PSN-L Email List Message

Subject: re: more seis feet
From: "David Saum" DSaum@............
Date: Mon, 1 Jan 2001 12:14:14 -0500

> If I don't see the microseisms I try to find out what went wrong.
> Seismologists have not gone to all the effort of piers, vaults, proximity
> to bedrock, etc, because they have too much money (fat chance), but to
> reduce the noise of the instrument environment.

Some of us are operating our systems under constraints
that rich seismologists never dreamed of.  For instance
my Lehman is on the carpeted slab in an office building
and my landlord would not be pleased if I damaged
the carpet.  I can imagine other non ideal locations
such as upper floors in buildings, but they may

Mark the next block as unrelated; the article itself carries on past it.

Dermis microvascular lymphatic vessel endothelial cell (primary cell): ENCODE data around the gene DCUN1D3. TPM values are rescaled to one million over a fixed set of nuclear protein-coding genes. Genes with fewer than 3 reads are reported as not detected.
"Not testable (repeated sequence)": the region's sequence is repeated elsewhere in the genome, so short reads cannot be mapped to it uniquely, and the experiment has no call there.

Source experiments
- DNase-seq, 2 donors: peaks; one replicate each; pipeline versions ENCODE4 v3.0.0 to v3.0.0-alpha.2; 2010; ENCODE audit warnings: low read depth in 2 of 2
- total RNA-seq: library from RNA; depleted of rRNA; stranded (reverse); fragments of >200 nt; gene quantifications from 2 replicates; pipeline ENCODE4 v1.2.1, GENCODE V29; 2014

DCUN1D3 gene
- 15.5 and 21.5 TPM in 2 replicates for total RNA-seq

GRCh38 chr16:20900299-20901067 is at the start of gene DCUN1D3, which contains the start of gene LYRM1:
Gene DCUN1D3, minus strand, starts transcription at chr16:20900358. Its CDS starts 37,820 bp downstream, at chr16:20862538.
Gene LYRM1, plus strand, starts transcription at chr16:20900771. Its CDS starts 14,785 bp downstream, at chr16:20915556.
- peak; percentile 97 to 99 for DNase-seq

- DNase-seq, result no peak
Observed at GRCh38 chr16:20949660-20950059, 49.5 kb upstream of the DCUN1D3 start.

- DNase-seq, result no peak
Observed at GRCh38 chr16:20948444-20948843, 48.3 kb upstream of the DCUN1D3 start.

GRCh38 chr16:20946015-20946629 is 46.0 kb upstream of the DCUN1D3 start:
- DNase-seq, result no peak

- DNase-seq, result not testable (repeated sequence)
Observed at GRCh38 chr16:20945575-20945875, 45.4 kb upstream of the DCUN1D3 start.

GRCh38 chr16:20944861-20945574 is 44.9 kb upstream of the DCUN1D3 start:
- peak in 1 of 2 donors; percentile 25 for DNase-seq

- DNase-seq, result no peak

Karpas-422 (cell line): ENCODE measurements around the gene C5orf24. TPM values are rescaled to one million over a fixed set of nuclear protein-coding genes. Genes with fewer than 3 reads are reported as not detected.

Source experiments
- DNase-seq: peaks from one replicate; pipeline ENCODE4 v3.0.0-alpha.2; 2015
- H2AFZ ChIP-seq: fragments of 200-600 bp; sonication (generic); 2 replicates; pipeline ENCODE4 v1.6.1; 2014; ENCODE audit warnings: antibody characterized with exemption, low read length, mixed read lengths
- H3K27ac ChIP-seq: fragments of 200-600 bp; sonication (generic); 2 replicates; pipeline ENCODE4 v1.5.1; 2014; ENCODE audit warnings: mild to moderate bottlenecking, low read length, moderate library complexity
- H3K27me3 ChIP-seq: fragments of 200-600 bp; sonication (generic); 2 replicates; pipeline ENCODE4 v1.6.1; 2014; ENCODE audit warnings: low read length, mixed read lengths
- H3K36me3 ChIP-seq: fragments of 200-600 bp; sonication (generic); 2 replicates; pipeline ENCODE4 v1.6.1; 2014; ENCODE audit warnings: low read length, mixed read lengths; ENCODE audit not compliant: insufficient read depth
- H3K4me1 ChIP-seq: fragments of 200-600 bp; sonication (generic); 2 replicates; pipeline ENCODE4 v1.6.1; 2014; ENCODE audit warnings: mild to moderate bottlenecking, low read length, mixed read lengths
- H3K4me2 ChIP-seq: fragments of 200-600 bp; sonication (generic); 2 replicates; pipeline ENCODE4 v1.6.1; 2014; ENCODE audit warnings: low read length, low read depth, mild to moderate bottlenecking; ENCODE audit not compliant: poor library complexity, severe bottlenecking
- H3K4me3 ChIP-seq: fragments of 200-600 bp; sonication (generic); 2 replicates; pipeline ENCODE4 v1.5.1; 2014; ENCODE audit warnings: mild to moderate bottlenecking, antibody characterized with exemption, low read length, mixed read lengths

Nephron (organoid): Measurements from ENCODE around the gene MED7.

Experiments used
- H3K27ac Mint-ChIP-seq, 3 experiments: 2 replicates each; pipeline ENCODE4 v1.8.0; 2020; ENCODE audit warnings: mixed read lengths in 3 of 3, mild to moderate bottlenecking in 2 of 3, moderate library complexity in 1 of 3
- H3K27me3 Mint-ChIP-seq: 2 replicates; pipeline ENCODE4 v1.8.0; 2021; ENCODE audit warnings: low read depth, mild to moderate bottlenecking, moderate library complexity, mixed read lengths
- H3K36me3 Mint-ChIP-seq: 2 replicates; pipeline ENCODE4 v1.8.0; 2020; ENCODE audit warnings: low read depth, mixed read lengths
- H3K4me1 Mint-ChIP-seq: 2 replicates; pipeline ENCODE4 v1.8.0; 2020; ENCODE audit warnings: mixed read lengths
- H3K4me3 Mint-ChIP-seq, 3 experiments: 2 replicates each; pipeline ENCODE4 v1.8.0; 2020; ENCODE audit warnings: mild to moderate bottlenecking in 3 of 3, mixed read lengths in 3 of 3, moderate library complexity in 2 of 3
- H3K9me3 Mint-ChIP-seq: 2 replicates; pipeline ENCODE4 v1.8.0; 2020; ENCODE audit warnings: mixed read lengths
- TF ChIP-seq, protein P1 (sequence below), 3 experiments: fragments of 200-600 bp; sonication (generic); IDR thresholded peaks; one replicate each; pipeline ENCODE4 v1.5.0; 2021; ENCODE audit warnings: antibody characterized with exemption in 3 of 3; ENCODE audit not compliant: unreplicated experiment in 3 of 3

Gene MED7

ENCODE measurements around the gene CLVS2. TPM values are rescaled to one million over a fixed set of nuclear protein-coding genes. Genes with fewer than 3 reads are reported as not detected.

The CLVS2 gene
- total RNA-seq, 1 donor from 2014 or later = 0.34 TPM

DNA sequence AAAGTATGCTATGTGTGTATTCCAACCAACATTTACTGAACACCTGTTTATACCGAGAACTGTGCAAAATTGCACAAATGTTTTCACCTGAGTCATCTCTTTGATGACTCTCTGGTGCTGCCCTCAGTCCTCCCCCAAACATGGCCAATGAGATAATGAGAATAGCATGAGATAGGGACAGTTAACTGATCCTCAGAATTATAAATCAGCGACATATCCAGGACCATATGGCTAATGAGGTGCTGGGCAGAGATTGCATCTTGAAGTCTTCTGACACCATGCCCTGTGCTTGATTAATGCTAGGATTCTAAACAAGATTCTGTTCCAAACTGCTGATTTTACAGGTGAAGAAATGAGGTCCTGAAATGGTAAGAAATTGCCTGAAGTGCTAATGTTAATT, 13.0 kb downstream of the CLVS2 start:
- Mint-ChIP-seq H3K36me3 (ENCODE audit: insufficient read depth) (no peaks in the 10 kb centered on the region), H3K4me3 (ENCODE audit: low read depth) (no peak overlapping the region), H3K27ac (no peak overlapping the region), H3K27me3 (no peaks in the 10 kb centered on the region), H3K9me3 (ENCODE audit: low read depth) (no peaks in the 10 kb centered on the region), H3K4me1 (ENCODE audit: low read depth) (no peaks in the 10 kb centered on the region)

be the only available or most convenient location.

Perhaps these "less than ideal" locations should
not be eliminated without an experimental test since there
seems to be no basic physics that excludes them a priori.
The two most important empirical tests seem to be:

1. is the level stable over time?
2. can it detect microseisms?

My one data point with a Lehman on carpeted floor suggests
that detecting microseisms is no problem, and long term
level stability is not a problem if you are willing to put up
with noise spikes from occasional floor tilts due to building
operation and occupancy.

BTW: I liked the idea of resting the entire Lehman on a
slab of glass.  That might make the carpet even less of
a factor.  I will give it a try.


Dave Saum


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Larry Cochrane <cochrane@..............>